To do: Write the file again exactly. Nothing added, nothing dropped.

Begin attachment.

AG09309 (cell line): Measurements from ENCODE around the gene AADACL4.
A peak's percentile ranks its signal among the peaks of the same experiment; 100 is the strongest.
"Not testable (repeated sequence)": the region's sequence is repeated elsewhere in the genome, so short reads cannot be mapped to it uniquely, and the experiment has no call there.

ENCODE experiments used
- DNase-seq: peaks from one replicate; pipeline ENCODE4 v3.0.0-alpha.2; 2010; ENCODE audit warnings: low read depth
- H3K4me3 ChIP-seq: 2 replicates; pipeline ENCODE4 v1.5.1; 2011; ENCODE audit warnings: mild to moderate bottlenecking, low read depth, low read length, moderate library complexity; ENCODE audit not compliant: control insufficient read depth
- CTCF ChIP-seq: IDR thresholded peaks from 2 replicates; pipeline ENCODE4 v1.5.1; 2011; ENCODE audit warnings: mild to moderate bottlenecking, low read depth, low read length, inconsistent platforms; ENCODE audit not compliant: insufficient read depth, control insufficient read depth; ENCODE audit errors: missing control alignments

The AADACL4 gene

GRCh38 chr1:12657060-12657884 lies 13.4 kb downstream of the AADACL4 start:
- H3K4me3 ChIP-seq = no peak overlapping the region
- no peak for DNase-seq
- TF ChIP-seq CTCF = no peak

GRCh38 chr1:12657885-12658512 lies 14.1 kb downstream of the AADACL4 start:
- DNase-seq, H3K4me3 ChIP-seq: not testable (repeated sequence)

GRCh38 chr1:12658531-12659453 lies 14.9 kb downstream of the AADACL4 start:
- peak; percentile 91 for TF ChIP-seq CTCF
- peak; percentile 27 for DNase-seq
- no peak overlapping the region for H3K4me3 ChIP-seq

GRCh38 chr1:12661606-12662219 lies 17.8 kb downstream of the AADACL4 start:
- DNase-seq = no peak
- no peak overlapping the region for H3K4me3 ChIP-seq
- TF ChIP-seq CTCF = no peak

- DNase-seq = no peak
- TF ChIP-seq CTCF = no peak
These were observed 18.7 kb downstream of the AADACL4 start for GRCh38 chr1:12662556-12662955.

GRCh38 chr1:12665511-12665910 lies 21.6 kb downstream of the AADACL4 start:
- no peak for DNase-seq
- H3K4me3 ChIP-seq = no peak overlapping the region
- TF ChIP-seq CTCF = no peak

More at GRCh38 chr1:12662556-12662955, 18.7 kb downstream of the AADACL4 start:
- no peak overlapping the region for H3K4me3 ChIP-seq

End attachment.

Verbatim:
AG09309 (cell line): Measurements from ENCODE around the gene AADACL4.
A peak's percentile ranks its signal among the peaks of the same experiment; 100 is the strongest.
"Not testable (repeated sequence)": the region's sequence is repeated elsewhere in the genome, so short reads cannot be mapped to it uniquely, and the experiment has no call there.

ENCODE experiments used
- DNase-seq: peaks from one replicate; pipeline ENCODE4 v3.0.0-alpha.2; 2010; ENCODE audit warnings: low read depth
- H3K4me3 ChIP-seq: 2 replicates; pipeline ENCODE4 v1.5.1; 2011; ENCODE audit warnings: mild to moderate bottlenecking, low read depth, low read length, moderate library complexity; ENCODE audit not compliant: control insufficient read depth
- CTCF ChIP-seq: IDR thresholded peaks from 2 replicates; pipeline ENCODE4 v1.5.1; 2011; ENCODE audit warnings: mild to moderate bottlenecking, low read depth, low read length, inconsistent platforms; ENCODE audit not compliant: insufficient read depth, control insufficient read depth; ENCODE audit errors: missing control alignments

The AADACL4 gene

GRCh38 chr1:12657060-12657884 lies 13.4 kb downstream of the AADACL4 start:
- H3K4me3 ChIP-seq = no peak overlapping the region
- no peak for DNase-seq
- TF ChIP-seq CTCF = no peak

GRCh38 chr1:12657885-12658512 lies 14.1 kb downstream of the AADACL4 start:
- DNase-seq, H3K4me3 ChIP-seq: not testable (repeated sequence)

GRCh38 chr1:12658531-12659453 lies 14.9 kb downstream of the AADACL4 start:
- peak; percentile 91 for TF ChIP-seq CTCF
- peak; percentile 27 for DNase-seq
- no peak overlapping the region for H3K4me3 ChIP-seq

GRCh38 chr1:12661606-12662219 lies 17.8 kb downstream of the AADACL4 start:
- DNase-seq = no peak
- no peak overlapping the region for H3K4me3 ChIP-seq
- TF ChIP-seq CTCF = no peak

- DNase-seq = no peak
- TF ChIP-seq CTCF = no peak
These were observed 18.7 kb downstream of the AADACL4 start for GRCh38 chr1:12662556-12662955.

GRCh38 chr1:12665511-12665910 lies 21.6 kb downstream of the AADACL4 start:
- no peak for DNase-seq
- H3K4me3 ChIP-seq = no peak overlapping the region
- TF ChIP-seq CTCF = no peak

More at GRCh38 chr1:12662556-12662955, 18.7 kb downstream of the AADACL4 start:
- no peak overlapping the region for H3K4me3 ChIP-seq